He has now announced a million-march towards Islamabad on the independence day of Pakistan, 14th August 2014. Many within and outside Pakistan Tehreek-e-Insaf are questioning the timing for the call of this long-march. They point out the human tragedy unfolding from the displacement of over 800,000 IDP’s (per recent reports), possible ramifications for operation Zarb-e-Azb, and limited time available to prepare for such a mega event. Some even point towards the possibility of another coup.

We need to remember that a million-strong show is something that even PTI, despite its massive popularity, has not achieved to date and if successful would add another dimension to the perception of its street-power, leaving every other party behind by miles.

Khan’s formal stance is straightforward. He’s been asking for verification of votes in four (4) constituencies for over a year to no avail and is not prepared to give this government any more time. Imran’s reason is that if the federal government does not have anything to hide than why did it go to such pains to ensure that the verification of the symbolic four constituencies did not take place? The treatment of the presumably independent ex-head of NADRA is cited as are the verification results of NA-118, proving manipulation and the disgraceful act of stuffing up bags with fake votes, which was proved in court. Furthermore, 14th August holds special significance. The potential for coup seems a distant possibility with over-stretched establishment as well as a relatively active judiciary. Also, Khan seems to believe that the IDP issue has been manipulated by the federal government by keeping not only him but also the provincial government of KPK in the dark regarding the operation, thereby not allowing them to prepare for the fallout. An interesting question here would be how aware and in control of the operation was the federal government, but it warrants detailed analysis.

We need to remember that a million-strong show is something that even PTI, despite its massive popularity, has not achieved to date and if successful would add another dimension to the perception of its street-power, leaving every other party behind by miles.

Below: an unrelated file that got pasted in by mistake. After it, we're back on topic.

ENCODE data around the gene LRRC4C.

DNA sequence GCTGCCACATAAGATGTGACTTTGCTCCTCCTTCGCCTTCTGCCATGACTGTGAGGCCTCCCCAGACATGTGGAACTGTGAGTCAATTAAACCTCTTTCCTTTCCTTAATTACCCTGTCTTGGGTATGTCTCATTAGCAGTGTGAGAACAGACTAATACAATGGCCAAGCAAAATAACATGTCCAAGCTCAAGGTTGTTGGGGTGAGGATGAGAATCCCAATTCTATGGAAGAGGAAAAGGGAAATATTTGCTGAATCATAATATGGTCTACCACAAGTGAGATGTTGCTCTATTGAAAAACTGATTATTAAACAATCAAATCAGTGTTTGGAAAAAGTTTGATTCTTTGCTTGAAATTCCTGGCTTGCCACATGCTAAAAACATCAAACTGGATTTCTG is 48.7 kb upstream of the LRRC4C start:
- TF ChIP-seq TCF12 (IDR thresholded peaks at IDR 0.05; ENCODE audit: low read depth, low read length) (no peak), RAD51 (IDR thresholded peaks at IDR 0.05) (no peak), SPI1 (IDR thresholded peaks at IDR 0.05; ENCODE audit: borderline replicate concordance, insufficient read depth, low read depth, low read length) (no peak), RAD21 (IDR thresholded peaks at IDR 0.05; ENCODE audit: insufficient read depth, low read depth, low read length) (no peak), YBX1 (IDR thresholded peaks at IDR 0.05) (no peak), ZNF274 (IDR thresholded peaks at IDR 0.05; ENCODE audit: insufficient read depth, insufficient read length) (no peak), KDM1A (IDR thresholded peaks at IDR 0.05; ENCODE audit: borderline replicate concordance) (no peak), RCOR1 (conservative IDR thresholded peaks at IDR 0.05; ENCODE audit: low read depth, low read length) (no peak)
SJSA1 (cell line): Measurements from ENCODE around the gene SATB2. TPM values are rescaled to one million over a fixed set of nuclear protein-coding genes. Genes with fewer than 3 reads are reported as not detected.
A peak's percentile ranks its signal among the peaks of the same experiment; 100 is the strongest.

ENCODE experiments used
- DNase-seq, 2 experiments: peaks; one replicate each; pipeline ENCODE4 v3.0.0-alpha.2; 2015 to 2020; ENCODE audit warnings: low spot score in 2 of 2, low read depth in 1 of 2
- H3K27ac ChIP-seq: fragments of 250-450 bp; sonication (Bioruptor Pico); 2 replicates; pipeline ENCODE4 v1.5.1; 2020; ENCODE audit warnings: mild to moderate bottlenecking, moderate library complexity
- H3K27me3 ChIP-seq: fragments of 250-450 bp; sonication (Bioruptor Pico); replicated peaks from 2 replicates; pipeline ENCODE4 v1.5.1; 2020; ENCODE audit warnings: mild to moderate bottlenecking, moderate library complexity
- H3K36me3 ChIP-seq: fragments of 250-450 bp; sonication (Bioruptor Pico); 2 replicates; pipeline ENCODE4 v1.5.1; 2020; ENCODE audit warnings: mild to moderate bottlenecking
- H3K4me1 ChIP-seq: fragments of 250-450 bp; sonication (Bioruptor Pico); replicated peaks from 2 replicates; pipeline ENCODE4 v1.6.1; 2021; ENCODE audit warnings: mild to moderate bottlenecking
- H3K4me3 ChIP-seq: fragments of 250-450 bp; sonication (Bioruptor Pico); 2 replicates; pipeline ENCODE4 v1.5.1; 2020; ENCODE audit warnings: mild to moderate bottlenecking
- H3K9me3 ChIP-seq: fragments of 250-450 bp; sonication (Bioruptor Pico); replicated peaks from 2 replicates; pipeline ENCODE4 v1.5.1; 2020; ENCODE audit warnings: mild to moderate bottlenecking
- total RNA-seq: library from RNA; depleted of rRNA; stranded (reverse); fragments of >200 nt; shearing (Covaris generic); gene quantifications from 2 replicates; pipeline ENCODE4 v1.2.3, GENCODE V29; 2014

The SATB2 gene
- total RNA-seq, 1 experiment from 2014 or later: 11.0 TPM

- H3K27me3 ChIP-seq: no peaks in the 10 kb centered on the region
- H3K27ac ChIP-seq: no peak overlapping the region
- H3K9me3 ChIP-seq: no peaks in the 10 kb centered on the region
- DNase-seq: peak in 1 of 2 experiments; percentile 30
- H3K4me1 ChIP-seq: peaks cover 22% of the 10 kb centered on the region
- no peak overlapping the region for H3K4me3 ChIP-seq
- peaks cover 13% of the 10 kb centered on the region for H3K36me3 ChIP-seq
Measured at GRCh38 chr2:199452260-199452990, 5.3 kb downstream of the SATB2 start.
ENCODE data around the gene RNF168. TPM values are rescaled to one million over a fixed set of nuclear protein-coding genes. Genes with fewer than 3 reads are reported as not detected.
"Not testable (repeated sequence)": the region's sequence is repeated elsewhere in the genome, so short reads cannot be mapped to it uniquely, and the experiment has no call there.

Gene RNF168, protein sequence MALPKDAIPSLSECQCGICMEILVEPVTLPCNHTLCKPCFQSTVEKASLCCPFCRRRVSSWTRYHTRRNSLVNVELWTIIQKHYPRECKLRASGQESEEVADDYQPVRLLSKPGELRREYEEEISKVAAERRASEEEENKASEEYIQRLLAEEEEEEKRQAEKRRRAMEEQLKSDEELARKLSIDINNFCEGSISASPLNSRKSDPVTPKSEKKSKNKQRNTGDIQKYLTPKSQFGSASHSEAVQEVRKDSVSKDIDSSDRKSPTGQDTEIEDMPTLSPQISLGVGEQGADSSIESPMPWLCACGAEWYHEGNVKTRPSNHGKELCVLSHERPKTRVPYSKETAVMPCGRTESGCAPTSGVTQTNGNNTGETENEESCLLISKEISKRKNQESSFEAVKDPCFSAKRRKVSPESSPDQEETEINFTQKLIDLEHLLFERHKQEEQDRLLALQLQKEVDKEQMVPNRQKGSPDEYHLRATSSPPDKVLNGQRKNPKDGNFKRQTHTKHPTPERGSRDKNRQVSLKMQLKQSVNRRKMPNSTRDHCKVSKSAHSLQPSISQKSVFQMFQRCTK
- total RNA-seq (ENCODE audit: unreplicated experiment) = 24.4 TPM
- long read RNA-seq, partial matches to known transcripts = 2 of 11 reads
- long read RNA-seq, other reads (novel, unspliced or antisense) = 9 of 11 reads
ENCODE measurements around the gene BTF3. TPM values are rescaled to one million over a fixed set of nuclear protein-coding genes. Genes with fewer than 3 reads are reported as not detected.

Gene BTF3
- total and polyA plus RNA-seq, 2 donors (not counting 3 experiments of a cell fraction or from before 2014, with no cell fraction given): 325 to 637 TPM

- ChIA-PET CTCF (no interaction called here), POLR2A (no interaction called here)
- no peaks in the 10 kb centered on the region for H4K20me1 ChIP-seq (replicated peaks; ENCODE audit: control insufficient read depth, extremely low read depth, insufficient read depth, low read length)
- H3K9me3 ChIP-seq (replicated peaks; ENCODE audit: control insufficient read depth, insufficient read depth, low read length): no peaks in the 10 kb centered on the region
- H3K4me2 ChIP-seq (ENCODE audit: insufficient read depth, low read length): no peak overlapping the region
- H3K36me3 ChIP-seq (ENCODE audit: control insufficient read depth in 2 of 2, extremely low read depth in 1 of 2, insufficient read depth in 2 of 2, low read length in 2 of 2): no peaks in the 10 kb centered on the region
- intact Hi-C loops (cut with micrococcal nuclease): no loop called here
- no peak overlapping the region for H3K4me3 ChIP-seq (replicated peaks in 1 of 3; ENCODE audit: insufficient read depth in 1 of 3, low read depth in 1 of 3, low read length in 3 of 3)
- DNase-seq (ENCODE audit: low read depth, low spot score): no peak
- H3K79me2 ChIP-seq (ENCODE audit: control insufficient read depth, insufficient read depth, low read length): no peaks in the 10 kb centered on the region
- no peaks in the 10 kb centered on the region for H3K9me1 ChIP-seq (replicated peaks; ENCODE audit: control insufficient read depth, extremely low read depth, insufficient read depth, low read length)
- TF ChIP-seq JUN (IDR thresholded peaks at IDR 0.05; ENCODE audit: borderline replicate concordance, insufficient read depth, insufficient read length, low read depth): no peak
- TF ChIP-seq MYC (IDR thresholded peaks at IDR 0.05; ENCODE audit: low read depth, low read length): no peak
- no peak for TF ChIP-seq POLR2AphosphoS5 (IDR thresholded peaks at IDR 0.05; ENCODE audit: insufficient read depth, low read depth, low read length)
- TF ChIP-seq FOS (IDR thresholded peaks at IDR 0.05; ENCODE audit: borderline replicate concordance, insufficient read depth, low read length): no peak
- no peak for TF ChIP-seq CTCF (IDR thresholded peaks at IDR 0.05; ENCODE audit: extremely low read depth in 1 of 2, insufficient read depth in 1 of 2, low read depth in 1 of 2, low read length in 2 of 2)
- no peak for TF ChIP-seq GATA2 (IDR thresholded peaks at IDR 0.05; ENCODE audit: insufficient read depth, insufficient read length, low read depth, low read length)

Having said that, perhaps there is more to this “tsunami” march which was more recently termed “Azadi” march by Imran Khan at an event hosted by PTI Punjab. After all, what difference does waiting for another month make after waiting for fifteen months?

First and foremost, by raising its voice PTI has given an outlet to the masses suffering from rising inflation, high load-shedding during an extremely hot summer and the ever-increasing menace of unemployment. The pressure on the government in Islamabad can be taken to the boiling point. The recent series of successful “Jalsas” have rejuvenated faith of some key leaders within PTI who were badly shaken following the 11th May election results. Also, perhaps lesser known is the fact that internal rifts within PTI have also subsided. As is natural, the key support-base of PTI, particularly the youth, has been motivated to face an external “foe”.

By raising its voice PTI has given an outlet to the masses suffering from rising inflation, high load-shedding during an extremely hot summer and the ever-increasing menace of unemployment.

However what concrete political mileage can PTI gain from this march is not clear to many. What makes sense is the “competition” with Tahirul Qadri. Although not a match for PTI, either in terms of popularity, street-power or even parliamentary strength, Mr Qadri posed the threat of swaying at least some of the PTI support base as well as the disgruntled general populace. By announcing the Azadi march before Qadri, PTI and has out-maneuvered the latter.

There are, however, important considerations that PTI should to take into account too. One key lesson any student of politics can highlight is that mere agitation has never been able to shake any government in Pakistan without the implicit or explicit support of the establishment. As of now, the establishment is not only bogged down in a multitude of serious problems but over-stretched too. The Nawaz government’s relationship with it has also improved and it is not as sour as it was a few weeks ago. If anything, the placating of the establishment, particularly regarding Operation “Zarb-e-Azb” by PMLN, has helped bring them out of the negative ambit they were in. Therefore clarity is needed as to what PTI plans to achieve from this Azadi march politically and what exact road-map they want to follow. Not many seem too certain about it right now.

PMLN’s government is also in a political fix over this issue. If they cede to Imran’s demands they risk opening up a Pandora’s box which may put in question the legitimacy of the entire electoral process and thereby the government itself. If they continue to hide behind technical excuses such as claiming the issue at hand should be dealt by the Election Commission, while pressuring, transferring and even removing key officials including tribunal judges, then they have to face a possible barrage of street protests by the most popular party of the youth of this country. Add to this the Qadri factor and it makes for a perfect quagmire for the incumbent government. How PMLN deals with it would define what course the matter would take. One hopes wisdom prevails and a repeat of the Model Town incident is avoided.